… listening to people that … Kim, you said, you don’t want to speak for people that aren’t impacted by maybe some of these situations. Listening to those who have been impacted is really where we start to see a change. And I think that we have done a solid job of doing that as [inaudible 00:09:56] That dialogue is just so important.
Nicholettei Leanza (09:59):
Mm-hmm (affirmative).
Dr. Kim Hardy (09:59):
Yes.
Nicholettei Leanza (10:00):
So, what else guys? So, it’s dialogue, yes. What else can we do to continue to bridge this gap? This divide?
Dwight Thompson (10:09):
Well, I think when you hear, divide, the first thing that sort of comes to mind is, that implies that there’s two sides. And-
Nicholettei Leanza (10:16):
Okay.
Dwight Thompson (10:16):
… I think that right now, a large part of the conversation right now has been supporting Black Lives, while also supporting our first responders, who try so often to do their job, and protect, and serve. And in some sense, it does feel as if when you’re supporting one side, quote unquote, in this, that you are stepping on the other side. And that is just not the case. You can be supportive of two things at once. I’m certainly saying that as a person of color, I know how mad I am and how angry I am. And I also recognize how deep and layered the distrust is at times between people of color and first responders. But what I also recognize is that there’s work to be done on both sides, to bridge the gap that lies. And I just think that this dialogue that we’re having is important because, you can recognize someone else’s perspective while also understanding that they are not just defending a side, to step on another side. Both things can be true at the same time.
Nicholettei Leanza (11:28):
Mm-hmm (affirmative). Agree.
Dr. Omer Elhag (11:31):
I agree. And I mean, I think you remind me of something the judge who presided over the ceremony of my citizenship a couple of years ago. And he said something that really stayed with me. He said that we always refer to America as a melting pot. And he said, in his view, that was wrong, because a melting pot means everybody is the same, and everybody has the same color, the same texture, the same background. And he said that we are actually like a stew, where we each have our own story, background, texture, color, flavor. And that the collective of all of us is what makes America the country that we all have dreamt of before coming here, and have lived in since coming here. And I think there is something that I think it has been talked about in the past decade, or so, about, “Well, we need to be a colorblind society.” I think that is just really the wrong way to do. We should actually be very well aware of our differences, and celebrate them, and nurture them-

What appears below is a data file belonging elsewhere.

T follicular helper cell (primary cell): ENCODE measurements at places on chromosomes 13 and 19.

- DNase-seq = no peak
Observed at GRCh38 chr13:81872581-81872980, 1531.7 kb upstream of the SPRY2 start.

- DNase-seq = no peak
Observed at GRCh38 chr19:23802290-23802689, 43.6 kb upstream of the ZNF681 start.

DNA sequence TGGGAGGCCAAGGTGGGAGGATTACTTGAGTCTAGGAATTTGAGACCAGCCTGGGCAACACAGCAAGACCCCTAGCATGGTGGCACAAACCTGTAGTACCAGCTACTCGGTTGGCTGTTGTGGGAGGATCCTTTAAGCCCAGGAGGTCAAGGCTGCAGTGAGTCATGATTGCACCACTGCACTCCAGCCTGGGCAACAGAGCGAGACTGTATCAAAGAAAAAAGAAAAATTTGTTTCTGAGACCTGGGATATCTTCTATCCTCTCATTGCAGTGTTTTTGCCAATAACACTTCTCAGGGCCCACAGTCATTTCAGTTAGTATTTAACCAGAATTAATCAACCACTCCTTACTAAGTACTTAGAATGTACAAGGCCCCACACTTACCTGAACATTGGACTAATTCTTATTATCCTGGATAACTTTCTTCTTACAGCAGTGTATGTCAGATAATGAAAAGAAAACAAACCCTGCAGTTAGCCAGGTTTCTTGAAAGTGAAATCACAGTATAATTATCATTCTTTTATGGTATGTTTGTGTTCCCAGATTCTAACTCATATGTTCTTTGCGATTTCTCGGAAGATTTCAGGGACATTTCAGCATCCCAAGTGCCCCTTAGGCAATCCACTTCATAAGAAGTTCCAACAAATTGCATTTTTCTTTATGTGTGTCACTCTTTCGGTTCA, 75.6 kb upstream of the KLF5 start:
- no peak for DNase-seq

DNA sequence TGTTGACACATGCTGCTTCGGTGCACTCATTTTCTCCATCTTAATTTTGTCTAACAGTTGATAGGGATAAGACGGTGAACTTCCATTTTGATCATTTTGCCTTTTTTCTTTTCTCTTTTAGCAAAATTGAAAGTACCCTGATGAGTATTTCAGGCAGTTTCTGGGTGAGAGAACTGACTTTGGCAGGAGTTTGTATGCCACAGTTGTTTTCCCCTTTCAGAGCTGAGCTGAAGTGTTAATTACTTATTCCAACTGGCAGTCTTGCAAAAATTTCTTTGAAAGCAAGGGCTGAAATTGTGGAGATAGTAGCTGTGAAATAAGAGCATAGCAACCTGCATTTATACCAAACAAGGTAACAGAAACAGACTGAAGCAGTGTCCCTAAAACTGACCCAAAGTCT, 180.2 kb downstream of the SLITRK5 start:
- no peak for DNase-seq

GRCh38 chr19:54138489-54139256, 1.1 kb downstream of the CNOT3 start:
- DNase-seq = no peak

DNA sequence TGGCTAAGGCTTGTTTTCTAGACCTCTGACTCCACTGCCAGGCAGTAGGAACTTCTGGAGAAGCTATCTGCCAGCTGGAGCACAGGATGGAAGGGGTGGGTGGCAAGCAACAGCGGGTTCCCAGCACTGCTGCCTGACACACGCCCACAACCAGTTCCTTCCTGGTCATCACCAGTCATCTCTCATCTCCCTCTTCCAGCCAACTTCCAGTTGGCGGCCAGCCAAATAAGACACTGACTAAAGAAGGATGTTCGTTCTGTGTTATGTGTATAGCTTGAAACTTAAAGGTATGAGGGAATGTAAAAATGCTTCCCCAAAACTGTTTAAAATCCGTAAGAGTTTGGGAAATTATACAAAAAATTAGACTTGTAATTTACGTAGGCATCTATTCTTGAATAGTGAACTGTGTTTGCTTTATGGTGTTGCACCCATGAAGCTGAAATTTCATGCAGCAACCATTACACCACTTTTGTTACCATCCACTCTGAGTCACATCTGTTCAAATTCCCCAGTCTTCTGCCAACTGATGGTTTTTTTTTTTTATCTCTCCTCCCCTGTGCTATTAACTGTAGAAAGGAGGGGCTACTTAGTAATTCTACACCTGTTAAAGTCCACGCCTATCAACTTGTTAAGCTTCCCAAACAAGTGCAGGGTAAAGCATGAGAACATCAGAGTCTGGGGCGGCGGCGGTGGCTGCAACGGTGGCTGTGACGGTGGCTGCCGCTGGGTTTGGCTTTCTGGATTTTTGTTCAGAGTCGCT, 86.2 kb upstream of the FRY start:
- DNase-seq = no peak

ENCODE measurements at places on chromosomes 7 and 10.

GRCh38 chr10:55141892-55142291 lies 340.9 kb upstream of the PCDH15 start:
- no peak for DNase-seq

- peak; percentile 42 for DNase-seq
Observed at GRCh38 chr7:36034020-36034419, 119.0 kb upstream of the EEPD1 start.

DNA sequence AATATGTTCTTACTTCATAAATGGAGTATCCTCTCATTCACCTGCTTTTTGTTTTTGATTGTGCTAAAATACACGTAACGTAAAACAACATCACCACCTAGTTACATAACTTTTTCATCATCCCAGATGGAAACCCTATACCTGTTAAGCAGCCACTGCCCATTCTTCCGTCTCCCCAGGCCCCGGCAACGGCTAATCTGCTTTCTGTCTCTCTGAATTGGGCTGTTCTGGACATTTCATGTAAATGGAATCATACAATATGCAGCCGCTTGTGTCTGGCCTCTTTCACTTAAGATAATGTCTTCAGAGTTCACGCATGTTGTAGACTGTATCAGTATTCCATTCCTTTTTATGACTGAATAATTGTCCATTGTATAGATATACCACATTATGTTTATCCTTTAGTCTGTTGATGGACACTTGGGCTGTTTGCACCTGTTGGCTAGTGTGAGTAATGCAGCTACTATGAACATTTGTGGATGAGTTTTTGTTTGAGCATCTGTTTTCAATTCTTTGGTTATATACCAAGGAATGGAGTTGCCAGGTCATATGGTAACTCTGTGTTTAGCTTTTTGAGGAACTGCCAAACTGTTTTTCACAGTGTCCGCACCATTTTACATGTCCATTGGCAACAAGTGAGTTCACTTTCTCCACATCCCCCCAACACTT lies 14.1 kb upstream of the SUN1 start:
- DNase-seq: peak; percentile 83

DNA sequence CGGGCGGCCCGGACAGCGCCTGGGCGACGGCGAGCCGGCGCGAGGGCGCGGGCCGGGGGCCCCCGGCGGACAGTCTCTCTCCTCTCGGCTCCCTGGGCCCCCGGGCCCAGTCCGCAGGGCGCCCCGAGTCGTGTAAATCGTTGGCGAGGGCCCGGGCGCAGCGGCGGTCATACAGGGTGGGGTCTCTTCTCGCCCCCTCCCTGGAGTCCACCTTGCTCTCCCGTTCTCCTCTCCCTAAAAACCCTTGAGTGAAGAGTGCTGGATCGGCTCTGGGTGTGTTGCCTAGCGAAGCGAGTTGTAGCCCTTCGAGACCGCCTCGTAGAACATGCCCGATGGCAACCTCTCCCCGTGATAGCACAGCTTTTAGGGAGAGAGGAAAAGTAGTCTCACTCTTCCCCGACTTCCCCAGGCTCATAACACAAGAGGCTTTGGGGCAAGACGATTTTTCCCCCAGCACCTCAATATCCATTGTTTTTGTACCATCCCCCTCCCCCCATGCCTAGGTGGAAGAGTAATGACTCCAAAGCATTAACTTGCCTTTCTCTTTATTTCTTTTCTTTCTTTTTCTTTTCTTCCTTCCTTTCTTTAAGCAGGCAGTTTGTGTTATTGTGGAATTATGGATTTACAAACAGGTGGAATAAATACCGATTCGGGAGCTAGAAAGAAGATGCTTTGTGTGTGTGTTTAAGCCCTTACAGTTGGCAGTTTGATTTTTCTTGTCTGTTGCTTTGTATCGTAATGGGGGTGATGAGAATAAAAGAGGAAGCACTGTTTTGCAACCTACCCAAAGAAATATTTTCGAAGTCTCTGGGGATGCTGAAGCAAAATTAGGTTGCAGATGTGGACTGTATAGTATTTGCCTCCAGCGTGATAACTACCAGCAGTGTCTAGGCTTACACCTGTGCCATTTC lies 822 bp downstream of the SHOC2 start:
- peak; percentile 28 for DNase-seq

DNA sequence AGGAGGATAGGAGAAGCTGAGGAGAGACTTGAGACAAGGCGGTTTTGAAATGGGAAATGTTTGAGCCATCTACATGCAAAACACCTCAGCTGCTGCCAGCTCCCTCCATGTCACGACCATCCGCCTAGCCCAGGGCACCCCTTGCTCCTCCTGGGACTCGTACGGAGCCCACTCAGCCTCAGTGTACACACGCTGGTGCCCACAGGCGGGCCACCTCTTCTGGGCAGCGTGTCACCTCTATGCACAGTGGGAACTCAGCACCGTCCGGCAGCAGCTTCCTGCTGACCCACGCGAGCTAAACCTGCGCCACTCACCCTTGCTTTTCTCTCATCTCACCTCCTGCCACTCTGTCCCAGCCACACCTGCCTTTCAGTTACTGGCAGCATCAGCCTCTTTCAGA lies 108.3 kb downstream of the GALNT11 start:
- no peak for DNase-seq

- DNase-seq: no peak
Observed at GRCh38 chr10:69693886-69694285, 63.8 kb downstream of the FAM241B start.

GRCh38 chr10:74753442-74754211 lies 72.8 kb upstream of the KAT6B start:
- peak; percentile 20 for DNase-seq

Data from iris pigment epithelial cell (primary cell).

Nicholettei Leanza (13:06):
I agree.
Dr. Omer Elhag (13:06):
And learn from them, because we’re not the same.
Nicholettei Leanza (13:09):
Right.
Dr. Omer Elhag (13:10):
Look at us. I mean, the four of us. We each have her and his own background life experience, set of values, a set of dreams. But we’re still sitting around this table, virtual table, and recording this podcast about such am intricate and delicate topic. Each one of us is bringing her, and his own perspective. And it doesn’t have to be all the same perspective.
Nicholettei Leanza (13:39):
Yes.
Dr. Omer Elhag (13:39):
And I think that’s what we need to kind of help move the conversation that yes, we are different, and it’s okay to be different, and we can be different together.
Nicholettei Leanza (13:49):
Yes. Yes.
Dwight Thompson (13:50):
Yes.
Dr. Omer Elhag (13:50):
We don’t have to be either all the same-
Nicholettei Leanza (13:53):
Right..
Dr. Omer Elhag (13:53):
.. or different and separate.
Nicholettei Leanza (13:54):
Mm-hmm (affirmative).
Dwight Thompson (13:55):
Correct.
Dr. Omer Elhag (13:56):
And being different and separate does not mean that we’re not equal, and that we’re getting not just equality, but equitability, and access to care, and access to [inaudible 00:00:14:07], help, to finances, to a lot of things that … I mean, the protestors, they’re not just protesting about that. They’re protesting about so many other things. These are … Like what Dwight said, it’s just the last straw that broke the camel’s back. But there’s [crosstalk 00:14:24]